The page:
Dry Mouth or Xerostomia

Approved by the Cancer.Net Editorial Board, 07/2014

Xerostomia, commonly called dry mouth, occurs when the salivary glands do not make enough saliva, or spit, to keep the mouth moist. Because saliva is needed for chewing, swallowing, tasting, and talking, these activities may be more difficult with a dry mouth.

Signs and symptoms

The signs and symptoms of dry mouth include the following:

  • A sticky, dry feeling in the mouth
  • Thick, stringy saliva
  • Pain or a burning sensation in the mouth or on the tongue
  • Cracks in the lips or at the corners of the mouth
  • A dry, tough tongue
  • Difficulty chewing, tasting, or swallowing
  • Difficulty talking

In addition, dry mouth often causes dental problems. Saliva helps maintain a healthy balance of bacteria in the mouth. Without enough saliva, the bacteria and other organisms in the mouth grow too quickly. This can cause sores and mouth infections, including an infection called thrush that is caused by an overgrowth of yeast. Saliva also washes away acids and food particles left in the mouth after eating, which means that a lack of saliva can cause gum disease and cavities, which is tooth decay. Dry mouth may make it difficult to wear dentures, as well.


Chemotherapy or radiation treatments cause dry mouth by damaging the salivary glands. Chemotherapy causes dry mouth by making saliva thicker, which is usually a temporary symptom that clears up about two to eight weeks after treatment ends.

Radiation therapy to the head, face, or neck may also cause dry mouth. It can take six months or longer for the salivary glands to start producing saliva again after the radiation therapy ends. Although some people experience improvement during the first year after radiation treatment, many people will continue to experience some level of long-term dry mouth, especially if the radiation therapy was directed at the salivary glands.

In addition, a disease called graft-versus-host disease, in which cells transplanted from a donor recognize the patient's body as foreign and attack it, may cause dry mouth and mouth sores. Antidepressants, medications called diuretics that increase urination, and some painkillers can cause dry mouth. Or, dry mouth can result from a mouth infection such as thrush or dehydration.

Managing dry mouth

Relieving side effects, also called symptom management, palliative care, or supportive care, is an important part of cancer care and treatment. Talk with your health care team about any symptoms you experience, including any new symptoms or a change in symptoms.

Although dry mouth cannot be prevented, some treatments can help. These include:

  • Medication that prevents or lessens the side effects of radiation treatment, such as amifostine (Ethyol)
  • Saliva substitutes and mouth rinses with hyetellose, hyprolose, or carmellose
  • Medications that stimulate the salivary glands, such as pilocarpine (Salagen) or cevimeline (Evoxac)
  • Other ways to stimulate the salivary glands, such as sucking on sugar-free candy or chewing sugarless gum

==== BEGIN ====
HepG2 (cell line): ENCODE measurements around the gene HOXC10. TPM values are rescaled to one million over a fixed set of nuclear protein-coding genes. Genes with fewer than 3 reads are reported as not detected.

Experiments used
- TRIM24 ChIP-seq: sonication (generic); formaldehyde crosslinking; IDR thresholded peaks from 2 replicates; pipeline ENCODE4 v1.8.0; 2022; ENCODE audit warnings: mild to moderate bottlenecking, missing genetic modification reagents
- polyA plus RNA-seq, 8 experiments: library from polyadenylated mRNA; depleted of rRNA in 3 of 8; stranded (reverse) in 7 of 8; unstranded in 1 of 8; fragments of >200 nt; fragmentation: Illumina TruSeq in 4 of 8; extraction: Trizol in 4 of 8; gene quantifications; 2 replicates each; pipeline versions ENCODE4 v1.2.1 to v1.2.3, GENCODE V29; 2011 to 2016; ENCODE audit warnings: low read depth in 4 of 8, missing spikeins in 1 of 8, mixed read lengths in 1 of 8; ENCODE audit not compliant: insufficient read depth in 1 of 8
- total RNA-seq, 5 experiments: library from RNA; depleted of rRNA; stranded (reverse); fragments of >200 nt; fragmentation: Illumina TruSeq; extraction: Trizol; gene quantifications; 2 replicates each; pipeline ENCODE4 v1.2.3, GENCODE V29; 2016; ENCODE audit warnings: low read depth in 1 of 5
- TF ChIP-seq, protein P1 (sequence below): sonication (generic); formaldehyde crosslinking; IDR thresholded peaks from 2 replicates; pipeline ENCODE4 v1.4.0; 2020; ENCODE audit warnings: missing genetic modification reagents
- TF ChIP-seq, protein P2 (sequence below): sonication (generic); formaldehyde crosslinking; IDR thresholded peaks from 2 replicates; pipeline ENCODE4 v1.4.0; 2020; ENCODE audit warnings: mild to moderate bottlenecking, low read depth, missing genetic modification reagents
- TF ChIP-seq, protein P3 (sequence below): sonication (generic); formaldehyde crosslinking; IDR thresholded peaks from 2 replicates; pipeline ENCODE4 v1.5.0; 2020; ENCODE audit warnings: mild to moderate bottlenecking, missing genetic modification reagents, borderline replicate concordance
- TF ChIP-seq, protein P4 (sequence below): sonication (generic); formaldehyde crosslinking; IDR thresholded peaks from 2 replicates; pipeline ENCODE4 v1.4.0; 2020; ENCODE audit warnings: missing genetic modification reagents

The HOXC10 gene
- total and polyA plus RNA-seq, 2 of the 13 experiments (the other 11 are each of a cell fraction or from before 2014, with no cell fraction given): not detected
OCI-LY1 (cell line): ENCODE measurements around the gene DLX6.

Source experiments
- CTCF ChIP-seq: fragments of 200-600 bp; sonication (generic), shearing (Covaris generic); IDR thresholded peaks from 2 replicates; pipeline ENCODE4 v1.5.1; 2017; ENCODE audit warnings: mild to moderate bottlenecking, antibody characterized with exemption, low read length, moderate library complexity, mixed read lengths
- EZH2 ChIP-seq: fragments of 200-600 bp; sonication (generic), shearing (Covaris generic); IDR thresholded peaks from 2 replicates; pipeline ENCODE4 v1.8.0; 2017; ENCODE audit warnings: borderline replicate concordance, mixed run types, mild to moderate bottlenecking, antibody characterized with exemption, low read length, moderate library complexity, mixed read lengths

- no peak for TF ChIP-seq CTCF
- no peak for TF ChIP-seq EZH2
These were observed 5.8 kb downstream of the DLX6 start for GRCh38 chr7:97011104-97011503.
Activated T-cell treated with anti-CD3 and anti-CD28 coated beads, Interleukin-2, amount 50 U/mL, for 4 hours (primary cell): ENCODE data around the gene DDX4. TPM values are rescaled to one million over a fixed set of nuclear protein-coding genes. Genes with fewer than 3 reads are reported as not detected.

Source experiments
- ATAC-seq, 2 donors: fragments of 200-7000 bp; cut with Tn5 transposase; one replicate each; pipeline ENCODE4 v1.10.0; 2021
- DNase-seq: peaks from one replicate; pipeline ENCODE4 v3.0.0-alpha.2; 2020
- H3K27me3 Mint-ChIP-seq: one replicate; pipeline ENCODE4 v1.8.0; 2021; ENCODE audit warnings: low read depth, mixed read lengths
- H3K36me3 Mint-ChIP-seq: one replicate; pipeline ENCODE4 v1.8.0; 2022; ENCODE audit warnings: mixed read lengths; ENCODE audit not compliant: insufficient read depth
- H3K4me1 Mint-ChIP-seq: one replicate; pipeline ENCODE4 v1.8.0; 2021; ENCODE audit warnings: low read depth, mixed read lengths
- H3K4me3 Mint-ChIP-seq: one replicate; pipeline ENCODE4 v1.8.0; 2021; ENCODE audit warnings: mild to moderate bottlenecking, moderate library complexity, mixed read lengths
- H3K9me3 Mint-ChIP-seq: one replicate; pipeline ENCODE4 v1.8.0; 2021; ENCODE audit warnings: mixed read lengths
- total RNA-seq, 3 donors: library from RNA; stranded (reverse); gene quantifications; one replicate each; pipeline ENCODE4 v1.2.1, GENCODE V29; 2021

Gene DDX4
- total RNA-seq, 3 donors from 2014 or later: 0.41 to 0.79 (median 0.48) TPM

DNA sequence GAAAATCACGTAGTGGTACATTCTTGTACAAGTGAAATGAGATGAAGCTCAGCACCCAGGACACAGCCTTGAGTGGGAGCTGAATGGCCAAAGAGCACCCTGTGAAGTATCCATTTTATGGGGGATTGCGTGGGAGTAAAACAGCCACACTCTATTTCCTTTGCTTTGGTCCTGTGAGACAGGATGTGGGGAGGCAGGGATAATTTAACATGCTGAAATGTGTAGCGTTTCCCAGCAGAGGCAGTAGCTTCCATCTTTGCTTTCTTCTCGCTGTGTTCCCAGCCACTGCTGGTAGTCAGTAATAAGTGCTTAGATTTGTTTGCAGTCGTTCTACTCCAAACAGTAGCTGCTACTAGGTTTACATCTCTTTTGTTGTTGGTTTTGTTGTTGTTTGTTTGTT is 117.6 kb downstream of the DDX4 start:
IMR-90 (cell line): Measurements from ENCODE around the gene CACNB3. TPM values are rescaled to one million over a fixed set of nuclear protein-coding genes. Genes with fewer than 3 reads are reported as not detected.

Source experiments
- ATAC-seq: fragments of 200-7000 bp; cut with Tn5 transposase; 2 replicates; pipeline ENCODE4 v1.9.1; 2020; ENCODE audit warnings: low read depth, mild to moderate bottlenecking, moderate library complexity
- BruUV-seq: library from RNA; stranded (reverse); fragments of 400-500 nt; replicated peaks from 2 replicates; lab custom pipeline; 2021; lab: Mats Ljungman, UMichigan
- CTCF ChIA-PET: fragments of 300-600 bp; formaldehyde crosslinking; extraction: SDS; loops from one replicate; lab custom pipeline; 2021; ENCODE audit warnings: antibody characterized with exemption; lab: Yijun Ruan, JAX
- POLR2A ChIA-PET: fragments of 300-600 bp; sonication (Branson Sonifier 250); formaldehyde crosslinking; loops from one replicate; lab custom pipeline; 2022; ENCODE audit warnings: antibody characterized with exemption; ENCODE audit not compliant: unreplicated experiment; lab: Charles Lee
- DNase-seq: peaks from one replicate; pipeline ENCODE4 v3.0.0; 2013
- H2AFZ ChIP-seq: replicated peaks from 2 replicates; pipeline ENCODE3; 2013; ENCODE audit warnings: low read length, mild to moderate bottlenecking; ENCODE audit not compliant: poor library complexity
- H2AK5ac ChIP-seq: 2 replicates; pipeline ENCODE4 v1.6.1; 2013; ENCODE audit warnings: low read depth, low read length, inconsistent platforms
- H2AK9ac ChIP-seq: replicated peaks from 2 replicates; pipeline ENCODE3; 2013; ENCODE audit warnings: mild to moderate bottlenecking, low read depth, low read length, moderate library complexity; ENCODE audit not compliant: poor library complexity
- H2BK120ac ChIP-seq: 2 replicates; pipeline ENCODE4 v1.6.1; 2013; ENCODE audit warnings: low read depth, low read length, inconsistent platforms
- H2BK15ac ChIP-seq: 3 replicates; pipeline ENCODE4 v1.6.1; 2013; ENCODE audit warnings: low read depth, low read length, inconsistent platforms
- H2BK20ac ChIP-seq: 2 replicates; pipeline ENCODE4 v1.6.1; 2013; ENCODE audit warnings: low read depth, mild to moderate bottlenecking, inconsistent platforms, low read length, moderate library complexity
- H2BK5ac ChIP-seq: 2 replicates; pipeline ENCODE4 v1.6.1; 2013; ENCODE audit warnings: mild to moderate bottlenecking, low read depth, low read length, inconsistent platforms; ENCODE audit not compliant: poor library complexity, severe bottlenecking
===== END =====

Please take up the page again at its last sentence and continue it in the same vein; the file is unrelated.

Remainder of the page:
The following tips may help with the management of dry mouth and the prevention of dental problems:

  • Visit a dentist before starting radiation treatment or chemotherapy to check the health of your mouth and teeth. It’s important to schedule this as soon as you can because if you need to have teeth removed, it should be done at least three weeks before treatment begins so your mouth has time to heal.
  • Brush your teeth after each meal and at bedtime with a soft-bristle toothbrush and fluoride toothpaste. Soak the brush in warm water to make the bristles even softer.
  • Floss gently once a day.
  • Rinse your mouth four to six times a day, especially after meals, with salt and baking soda. Try a solution of half a teaspoon of salt and half a teaspoon of baking soda in one cup of warm water.
  • When radiation therapy starts, use fluoride rinses and gels. These are an important part of caring for the health of your mouth during cancer treatment.
  • Drink sips of water throughout the day, and use artificial saliva to moisten the mouth.
  • Avoid mouthwashes and other dental products that contain alcohol. Products designed for people with dry mouth are available without a prescription.
  • Use a cool mist humidifier, especially at night.

In addition, some dentists may prescribe medication to increase saliva production or rinses to fight infections in the mouth.

Consider the following tips for eating with a dry mouth:

  • Drink at least eight cups of water a day. Carrying a bottle of water may help you drink enough.
  • Avoid alcohol, drinks with caffeine (such as coffee, tea, and cola), and acidic juices.
  • Eat soft, moist foods that are cool or at room temperature.
  • Moisten dry foods with broth, sauces, butter, or milk.
  • Avoid dry, coarse, or hard foods.
  • Avoid acidic or spicy foods that burn the mouth.
  • Do not smoke or chew tobacco.
  • Avoid sticky, sugary foods and drinks.

More Information

Difficulty Swallowing or Dysphagia

Taste Changes

Side Effects

ASCO Answers Fact Sheet: Dental and Oral Health (PDF)